John 7:24, Jesus tells us “Do not judge by appearances, but judge with a righteous judgment”.  So, here we see that Jesus IS telling us to judge.  But we can’t do so with hypocrisy, arrogance, and pride.  We all use judgment everyday.  We may see a guy in filthy clothes walking down the road and we may think, “He’s homeless”, when in reality he works at a local foundry and he walks to and from work instead of driving.  Or we see some lady  in the grocery store dressed in nice clothes, wearing expensive looking jewelry, and driving a Jaguar, and she’s using food stamps to buy food.  Our first thought would be, “How dare she buy her food with food stamps when she clearly looks like she has the money to afford it.”  What we may not know is that she has an elderly neighbor who is home bound and is on food stamps and she is helping her neighbor by buying her groceries for her.  Every single one of us has looked at the actions and appearances of someone and made a judgment call based on those two things.  Sometimes our judgments are wrong but sometimes they’re right and even have saved our lives because it kept us out of dangerous situations.

The reality of this is, Jesus NEVER said do not judge AT ALL.  But what he did say was that we are to judge and we are to do so in a right manner.  If God had intended for no one’s sins to be pointed out, then He wouldn’t have intended for there to be preachers/teachers/evangelists.  Preachers (if they’re doing what they’re supposed to) stand in the pulpit each week and speak on sin.  When people use that verse, they’re doing so to justify their behavior because they have no intention of changing it.





“But seek first the kingdom of God and His righteousness, and all these things will be added to you”….Matthew 6:33.

What are “these things” that Jesus is referring to?  Is it a fat bank account?  Is it a shiny, new car?  Or maybe it’s that sprawling, 3000 sq. ft. house that you’ve been eyeing in that exclusive neighborhood.

No.  It’s NONE of these.  If you go back to the verses previous to that, you will see that Jesus is speaking about our needs of clothing and food.  In verse 31, he tells us “do not be anxious” about what we will eat, drink, or wear because God already knows we have those needs.  He points to the birds of the air and to the lilies of the field and reassures us that because He meets their needs, He will surely meet ours, too.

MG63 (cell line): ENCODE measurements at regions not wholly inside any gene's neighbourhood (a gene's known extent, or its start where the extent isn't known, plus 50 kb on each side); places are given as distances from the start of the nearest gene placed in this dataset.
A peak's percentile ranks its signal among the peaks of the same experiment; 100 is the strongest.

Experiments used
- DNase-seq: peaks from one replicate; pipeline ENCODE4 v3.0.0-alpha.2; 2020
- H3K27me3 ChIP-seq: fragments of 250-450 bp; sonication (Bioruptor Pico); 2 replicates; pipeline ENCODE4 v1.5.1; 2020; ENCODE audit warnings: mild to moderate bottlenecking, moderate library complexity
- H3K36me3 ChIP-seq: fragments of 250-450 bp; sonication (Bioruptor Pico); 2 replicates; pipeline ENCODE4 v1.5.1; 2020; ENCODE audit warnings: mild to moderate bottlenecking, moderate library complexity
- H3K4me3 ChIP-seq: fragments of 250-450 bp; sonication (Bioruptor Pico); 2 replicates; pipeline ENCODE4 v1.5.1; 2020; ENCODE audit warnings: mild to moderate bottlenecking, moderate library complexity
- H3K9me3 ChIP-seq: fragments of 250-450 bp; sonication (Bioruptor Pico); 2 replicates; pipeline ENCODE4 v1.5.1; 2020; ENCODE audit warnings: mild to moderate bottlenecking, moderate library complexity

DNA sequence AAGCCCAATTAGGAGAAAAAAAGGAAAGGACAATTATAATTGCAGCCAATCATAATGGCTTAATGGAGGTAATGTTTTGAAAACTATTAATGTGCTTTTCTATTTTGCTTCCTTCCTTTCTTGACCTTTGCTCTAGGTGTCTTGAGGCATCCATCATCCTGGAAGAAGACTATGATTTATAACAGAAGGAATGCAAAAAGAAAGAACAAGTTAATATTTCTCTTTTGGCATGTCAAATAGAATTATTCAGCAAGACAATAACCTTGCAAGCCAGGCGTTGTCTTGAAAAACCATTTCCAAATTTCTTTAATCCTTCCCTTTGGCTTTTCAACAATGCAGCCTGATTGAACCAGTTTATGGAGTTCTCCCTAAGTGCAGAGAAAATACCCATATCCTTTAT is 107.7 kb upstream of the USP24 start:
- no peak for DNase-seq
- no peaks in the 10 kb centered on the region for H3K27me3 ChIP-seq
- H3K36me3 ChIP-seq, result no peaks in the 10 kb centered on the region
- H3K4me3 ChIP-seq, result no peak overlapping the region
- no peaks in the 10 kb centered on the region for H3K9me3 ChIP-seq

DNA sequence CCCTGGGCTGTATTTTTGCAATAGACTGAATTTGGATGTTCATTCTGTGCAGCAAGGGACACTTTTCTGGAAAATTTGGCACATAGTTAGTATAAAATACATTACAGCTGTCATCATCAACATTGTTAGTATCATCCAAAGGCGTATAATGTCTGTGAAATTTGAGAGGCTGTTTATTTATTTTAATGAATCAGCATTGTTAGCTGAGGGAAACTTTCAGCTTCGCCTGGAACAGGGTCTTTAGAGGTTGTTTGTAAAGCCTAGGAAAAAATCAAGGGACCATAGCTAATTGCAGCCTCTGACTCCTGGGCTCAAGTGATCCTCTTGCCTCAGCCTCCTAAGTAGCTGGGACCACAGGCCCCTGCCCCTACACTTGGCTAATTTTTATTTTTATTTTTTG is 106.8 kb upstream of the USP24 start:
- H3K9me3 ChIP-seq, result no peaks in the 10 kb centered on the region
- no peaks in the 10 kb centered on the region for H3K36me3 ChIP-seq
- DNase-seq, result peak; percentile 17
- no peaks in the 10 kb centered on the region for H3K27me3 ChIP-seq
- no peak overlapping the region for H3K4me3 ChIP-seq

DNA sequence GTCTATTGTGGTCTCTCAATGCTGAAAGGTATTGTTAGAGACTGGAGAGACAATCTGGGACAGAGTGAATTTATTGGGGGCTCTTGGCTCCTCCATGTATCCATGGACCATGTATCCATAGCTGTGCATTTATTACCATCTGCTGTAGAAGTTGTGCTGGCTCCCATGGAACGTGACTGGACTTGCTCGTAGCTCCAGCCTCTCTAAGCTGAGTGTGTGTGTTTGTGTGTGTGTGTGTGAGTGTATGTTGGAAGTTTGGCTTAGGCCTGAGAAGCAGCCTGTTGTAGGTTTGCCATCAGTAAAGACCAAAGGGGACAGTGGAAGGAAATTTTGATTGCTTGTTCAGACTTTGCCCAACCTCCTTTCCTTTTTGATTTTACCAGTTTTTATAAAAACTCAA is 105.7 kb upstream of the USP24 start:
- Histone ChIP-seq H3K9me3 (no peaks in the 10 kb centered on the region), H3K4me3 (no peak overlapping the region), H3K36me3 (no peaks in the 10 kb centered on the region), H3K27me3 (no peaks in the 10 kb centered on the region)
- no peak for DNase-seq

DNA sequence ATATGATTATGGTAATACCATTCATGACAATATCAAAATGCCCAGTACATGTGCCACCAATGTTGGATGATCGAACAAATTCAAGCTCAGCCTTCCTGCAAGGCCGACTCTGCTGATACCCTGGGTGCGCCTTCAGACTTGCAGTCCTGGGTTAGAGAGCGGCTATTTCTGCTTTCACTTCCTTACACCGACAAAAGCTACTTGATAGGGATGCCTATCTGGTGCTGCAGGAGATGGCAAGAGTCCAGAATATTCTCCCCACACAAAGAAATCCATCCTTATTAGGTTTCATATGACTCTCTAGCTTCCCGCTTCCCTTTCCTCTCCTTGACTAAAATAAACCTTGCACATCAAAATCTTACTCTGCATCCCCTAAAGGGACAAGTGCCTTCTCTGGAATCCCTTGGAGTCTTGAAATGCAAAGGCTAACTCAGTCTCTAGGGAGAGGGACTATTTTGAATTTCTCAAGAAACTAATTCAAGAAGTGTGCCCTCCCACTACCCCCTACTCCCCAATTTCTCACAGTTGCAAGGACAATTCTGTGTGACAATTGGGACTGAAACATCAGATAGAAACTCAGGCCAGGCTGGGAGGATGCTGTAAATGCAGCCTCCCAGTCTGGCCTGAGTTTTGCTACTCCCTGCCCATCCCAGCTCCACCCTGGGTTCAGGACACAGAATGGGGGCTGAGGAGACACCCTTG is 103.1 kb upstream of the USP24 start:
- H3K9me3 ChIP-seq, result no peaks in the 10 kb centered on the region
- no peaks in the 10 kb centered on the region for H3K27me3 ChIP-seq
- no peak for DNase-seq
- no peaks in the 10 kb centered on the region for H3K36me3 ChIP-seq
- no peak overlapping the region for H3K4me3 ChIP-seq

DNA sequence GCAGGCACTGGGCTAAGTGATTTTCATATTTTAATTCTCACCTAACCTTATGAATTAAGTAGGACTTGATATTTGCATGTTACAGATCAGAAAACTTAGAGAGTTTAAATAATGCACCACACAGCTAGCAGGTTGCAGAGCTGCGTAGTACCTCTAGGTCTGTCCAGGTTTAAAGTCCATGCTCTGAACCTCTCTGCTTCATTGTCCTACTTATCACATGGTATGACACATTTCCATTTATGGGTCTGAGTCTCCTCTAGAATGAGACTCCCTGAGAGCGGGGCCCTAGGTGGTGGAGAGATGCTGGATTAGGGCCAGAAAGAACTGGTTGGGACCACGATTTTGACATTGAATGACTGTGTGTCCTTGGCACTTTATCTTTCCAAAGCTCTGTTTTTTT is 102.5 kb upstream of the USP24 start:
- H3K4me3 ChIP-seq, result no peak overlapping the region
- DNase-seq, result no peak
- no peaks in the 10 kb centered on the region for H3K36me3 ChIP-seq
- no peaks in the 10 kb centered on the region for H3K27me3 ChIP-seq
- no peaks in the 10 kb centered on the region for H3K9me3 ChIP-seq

God’s promise to us is that our needs will be supplied for.  He says nothing about our wants.  He has no problem providing us with a place to live, but He never said anything about giving us more than what is required for our needs or that it would be above our means to pay for it.  You might not need a 3000 sq. ft. house.  You may only need 1500.  He will give us what we NEED, not what we want.

If we put God first, seek Him daily, and live for Him, He will make sure that our needs are met.



We all have found out at some time or another that life doesn’t go as we planned, which proves that WE are not in control.  Sure, we make plans to do something that we see come to fruition, but in the big, grand scheme of things, our lives are in the palm of God’s hand.  When we see our lives crumbling around us, it’s only natural to be afraid; to experience anxiety because we can’t see one second into the future.

I know this from personal experience.  I’m not where I thought I would be 9 years ago.  I’m not saying where I’m at in life is bad.  No!  Not at all!  But, it took some sadness, anxiety, fear, and a few “why me’s” to get here.  I have a job that pays more than I thought I would ever make (No, I’m NOT rich.  But I am making more than minimum wage), I live in a nice house (although it won’t ever make it on the cover of House Beautiful magazine), and I’m married to a loving, godly husband (who is not perfect, but NEITHER  am I).

As Christians, it’s a part of life for us to go through struggles.  We wake up one day and find that our world has been rocked.  It may be a problem that has been brewing over a course of several months or years (failed marriage), or it could be something that happens in the blink of an eye (tragic accident or sudden illness).  Whatever it may be, we must remember that God is in control.  He allows us to go through these trials to help us become more dependent upon Him.  It also helps us to see who our real friends are because we find out who is willing to stick it out with us.  It’s easy to sit and feel discouraged because the life we knew has changed.  But, in the midst of the darkness, we must cling to the promise that God will never leave us nor forsake us.  His timing is perfect.  His plans are perfect.  We may not understand why He allows us to go through the struggles we do, but we also have to remember that His thoughts are higher than our thoughts and His ways are higher than our ways, which means, whatever plans we may have made for ourselves may be nowhere as good as what He has planned for us.

Be patient.  Trust God.  He’ll get you to where you need to be in His timing.  His plan and His timing is always perfect